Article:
The Martyrdom of St. Catherine, in an initial on a choirbook leaf [Southern Netherlands (perhaps Delft), dated 1541 (more probably 1544)].

SOUTHERN NETHERLANDS ARTIST  (1541 [probably 1544])


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Large initial G, opening 'Gaudeamus omnes in domino...' (used for feasts) with gold acanthus leaves on a brown ground, within pale peach grounds and simple, thin frame. enclosing a scene of St. Catherine kneeling before her executioner. Full decorated border in Ghent-Bruges trompe d'oeil style with realistic flowers, a peacock, another bird, a dragonfly and a snail laid down on yellow grounds, one coat-of-arms in the bas-de-page.

Single leaf, manuscript on parchment, 424 x 303mm, framed. Simple red or blue initials, original folio number xxv at head of leaf, red rubrics, 11 lines of text with music on a 4-line black stave (rastrum: 13mm), 1541 added to lower margin in sixteenth-century hand (paint scratched in places, slight discolouration at edges from mounting, excellent condition). 

The scene depicted within the letter G is of St Catherine kneeling before her executioner who stands behind her, ominously, with sword drawn, preparing to strike. The wheel on which she has been tortured - from whence derives 'Catherine wheel' - stands in the background, with the heads of former victims heaped at its foot.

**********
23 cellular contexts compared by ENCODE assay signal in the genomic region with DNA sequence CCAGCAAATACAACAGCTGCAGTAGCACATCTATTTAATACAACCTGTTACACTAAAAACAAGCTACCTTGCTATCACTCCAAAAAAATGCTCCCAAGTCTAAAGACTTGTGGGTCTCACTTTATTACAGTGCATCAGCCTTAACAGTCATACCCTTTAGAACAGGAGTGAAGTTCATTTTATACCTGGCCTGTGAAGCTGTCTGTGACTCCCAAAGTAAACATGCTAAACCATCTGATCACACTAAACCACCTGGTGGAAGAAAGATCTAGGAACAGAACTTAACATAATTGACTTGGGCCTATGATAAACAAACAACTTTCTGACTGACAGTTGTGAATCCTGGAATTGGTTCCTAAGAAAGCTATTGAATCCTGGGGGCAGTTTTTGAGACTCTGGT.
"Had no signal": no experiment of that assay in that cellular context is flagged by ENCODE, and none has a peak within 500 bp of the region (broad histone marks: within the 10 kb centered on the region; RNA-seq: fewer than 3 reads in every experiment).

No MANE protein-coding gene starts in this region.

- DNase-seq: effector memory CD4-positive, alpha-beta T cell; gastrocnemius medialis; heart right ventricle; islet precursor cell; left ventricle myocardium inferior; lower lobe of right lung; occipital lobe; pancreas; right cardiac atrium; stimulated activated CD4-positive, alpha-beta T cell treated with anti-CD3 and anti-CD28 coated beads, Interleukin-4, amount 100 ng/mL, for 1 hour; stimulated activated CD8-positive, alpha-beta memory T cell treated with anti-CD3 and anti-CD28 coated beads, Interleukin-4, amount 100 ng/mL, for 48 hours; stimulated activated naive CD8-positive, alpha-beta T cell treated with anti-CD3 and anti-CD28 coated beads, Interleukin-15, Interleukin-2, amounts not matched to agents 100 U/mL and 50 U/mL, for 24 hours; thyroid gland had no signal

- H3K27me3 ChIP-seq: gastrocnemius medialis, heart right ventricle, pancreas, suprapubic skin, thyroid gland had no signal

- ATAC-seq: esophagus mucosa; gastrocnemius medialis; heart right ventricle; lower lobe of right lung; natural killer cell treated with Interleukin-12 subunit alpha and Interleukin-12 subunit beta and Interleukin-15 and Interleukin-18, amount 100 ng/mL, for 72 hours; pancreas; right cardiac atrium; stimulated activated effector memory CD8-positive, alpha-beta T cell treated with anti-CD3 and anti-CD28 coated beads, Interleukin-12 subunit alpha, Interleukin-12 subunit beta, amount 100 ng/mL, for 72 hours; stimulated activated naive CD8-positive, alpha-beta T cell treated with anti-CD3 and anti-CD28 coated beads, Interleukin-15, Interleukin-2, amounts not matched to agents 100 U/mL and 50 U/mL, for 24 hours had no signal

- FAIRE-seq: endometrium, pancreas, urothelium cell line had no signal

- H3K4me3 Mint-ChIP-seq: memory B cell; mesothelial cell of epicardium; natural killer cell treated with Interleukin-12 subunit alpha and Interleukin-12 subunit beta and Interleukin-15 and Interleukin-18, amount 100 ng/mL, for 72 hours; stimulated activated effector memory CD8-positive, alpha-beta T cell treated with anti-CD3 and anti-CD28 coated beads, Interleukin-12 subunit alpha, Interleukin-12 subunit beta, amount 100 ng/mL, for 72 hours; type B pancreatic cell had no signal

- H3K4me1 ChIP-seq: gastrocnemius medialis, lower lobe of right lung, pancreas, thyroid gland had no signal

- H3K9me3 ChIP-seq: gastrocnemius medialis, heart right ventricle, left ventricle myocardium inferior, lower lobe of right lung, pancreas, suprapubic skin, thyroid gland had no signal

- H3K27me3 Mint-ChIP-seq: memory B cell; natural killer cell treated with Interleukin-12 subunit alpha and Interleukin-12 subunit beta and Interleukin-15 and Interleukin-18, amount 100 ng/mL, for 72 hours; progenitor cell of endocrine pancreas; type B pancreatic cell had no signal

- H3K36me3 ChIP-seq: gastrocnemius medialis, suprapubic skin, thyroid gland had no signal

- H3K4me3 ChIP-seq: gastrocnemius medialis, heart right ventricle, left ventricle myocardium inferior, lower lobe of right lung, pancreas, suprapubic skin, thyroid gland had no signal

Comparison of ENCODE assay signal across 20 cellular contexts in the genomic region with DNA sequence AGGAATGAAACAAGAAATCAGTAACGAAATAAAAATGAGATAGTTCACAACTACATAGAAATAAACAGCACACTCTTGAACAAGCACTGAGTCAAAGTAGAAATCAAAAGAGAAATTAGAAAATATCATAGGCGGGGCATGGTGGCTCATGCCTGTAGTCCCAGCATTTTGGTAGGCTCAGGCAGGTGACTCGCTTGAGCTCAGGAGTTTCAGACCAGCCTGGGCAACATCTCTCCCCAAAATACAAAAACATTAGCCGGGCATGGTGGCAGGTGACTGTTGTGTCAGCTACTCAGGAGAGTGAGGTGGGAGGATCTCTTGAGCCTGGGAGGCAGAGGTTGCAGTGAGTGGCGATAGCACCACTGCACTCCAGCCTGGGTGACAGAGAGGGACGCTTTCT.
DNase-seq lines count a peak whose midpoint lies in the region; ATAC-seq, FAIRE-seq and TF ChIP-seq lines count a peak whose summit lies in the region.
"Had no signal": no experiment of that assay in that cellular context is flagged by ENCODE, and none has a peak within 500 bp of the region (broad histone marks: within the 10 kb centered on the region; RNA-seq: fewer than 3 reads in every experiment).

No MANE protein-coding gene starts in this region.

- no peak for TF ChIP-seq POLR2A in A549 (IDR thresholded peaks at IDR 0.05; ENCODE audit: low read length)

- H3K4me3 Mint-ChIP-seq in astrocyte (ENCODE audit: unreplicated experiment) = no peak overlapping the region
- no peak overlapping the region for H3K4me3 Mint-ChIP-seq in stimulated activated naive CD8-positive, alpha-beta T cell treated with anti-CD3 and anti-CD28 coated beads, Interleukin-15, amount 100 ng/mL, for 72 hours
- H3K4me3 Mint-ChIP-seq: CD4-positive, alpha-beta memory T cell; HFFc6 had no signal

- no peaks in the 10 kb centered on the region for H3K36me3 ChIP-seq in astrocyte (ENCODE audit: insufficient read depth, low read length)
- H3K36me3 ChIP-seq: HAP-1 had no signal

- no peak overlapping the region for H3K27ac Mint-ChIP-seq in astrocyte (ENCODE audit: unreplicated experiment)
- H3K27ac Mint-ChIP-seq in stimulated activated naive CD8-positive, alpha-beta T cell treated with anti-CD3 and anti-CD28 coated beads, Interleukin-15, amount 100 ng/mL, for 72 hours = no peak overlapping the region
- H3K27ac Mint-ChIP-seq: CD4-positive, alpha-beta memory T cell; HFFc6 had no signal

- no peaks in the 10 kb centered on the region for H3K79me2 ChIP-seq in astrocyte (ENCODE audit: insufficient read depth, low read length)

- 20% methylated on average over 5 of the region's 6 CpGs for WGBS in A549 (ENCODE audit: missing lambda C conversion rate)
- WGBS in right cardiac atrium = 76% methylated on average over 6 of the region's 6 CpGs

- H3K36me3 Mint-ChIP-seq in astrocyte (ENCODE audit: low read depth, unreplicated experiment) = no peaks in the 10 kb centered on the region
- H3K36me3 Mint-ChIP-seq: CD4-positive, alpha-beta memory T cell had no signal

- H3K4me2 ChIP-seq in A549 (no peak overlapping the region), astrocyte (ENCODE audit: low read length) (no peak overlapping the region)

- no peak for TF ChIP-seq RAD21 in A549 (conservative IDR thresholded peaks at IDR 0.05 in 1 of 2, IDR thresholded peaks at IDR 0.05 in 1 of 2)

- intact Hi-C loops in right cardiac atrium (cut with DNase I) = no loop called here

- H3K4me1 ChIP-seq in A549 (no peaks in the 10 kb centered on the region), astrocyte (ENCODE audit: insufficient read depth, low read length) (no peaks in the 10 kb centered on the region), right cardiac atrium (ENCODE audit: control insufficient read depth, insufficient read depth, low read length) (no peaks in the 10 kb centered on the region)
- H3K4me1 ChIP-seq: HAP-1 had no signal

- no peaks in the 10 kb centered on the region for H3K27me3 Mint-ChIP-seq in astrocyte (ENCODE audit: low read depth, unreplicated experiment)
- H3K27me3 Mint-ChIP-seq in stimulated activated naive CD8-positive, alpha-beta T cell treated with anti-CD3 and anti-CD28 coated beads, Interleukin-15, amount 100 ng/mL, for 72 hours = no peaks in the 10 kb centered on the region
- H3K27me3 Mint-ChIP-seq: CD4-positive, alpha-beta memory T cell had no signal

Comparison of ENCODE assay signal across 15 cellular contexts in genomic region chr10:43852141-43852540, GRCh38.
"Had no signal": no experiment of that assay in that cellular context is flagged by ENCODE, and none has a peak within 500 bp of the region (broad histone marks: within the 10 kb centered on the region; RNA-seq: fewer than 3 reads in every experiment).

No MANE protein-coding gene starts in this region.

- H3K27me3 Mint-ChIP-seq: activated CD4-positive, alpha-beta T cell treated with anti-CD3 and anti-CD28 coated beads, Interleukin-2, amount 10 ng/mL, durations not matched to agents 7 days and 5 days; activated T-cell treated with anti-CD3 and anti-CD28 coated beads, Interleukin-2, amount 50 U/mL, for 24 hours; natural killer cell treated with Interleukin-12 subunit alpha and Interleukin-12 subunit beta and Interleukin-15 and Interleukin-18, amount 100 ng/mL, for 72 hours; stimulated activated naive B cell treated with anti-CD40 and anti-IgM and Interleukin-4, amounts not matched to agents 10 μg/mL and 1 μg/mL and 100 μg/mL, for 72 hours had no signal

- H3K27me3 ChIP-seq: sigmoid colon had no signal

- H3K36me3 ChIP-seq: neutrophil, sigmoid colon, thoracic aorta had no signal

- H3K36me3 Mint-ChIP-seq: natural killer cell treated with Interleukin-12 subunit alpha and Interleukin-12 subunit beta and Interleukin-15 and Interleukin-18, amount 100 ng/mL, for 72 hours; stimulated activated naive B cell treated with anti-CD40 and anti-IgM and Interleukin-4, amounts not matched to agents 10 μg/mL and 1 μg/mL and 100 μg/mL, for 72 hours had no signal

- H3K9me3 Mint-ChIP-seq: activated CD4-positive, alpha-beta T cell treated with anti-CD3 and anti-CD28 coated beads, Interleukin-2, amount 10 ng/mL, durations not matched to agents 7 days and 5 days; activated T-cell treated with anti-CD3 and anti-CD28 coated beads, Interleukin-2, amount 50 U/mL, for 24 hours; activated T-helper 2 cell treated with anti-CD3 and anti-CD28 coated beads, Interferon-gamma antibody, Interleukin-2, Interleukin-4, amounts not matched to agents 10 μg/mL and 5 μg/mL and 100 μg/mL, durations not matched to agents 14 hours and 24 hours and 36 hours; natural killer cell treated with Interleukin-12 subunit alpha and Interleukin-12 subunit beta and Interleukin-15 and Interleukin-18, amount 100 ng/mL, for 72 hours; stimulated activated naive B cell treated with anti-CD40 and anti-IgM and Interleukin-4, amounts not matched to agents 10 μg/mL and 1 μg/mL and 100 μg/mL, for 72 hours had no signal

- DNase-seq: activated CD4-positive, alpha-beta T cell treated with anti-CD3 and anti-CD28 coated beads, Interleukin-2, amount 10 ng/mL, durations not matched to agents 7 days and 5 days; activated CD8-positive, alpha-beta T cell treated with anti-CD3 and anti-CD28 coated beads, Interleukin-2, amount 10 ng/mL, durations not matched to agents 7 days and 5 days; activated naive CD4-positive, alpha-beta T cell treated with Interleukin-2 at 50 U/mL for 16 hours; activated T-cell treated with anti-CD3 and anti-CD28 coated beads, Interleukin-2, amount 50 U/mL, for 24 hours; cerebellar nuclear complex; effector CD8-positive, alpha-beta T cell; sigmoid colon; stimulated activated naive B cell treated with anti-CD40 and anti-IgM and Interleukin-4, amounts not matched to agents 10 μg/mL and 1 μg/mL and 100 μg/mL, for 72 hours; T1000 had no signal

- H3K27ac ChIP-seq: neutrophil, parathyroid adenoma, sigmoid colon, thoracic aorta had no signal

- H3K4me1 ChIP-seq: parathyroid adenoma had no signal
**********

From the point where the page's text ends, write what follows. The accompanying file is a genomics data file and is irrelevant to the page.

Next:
A tonsured Augustinian canon kneels in prayer in the foreground. The legend of the martyrdom of St Catherine describes milk, rather than blood, issuing from her severed neck after her execution as a symbol of the purity of her faith; her execution was the last resort of Emperor Maxentius following a long campaign of her attempted conversion and intimidation by debate - following which she converted many of her interlocutors, along with Maxentius' wife - imprisonment, and torture. 

Provenance: With the arms of Pieter Jacobs van Varick (d. 1598), Mayor of Delft at the bas-de-page, quartered. This leaf was likely part of a manuscript commissioned by a member of the van Varick family (possibly his father Jacob Willemsz) to be used by a religious institution.  The regular Augustinian Canons had a monastery at Delft, named St. Hieronymusdal (St. Jerome's valley) and it is possible that the van Varick family donated the manuscript as the canons also ran the Latin School, and as Dr. Duckers has informed us, the boys at these schools also chanted offices in the town churches. Sadly the monastery itself was destroyed by fire in 1544 and this manuscript is therefore a rare survival.

We would like to thank Dr. Rob Duckers for his help in identifying the arms of van Varick and localising the parent manuscript to the Augustinian Canons of Delft.

Ref: Alex Olzheim, A History of the Van Varick Family, 2013.

Stock Code: 233100

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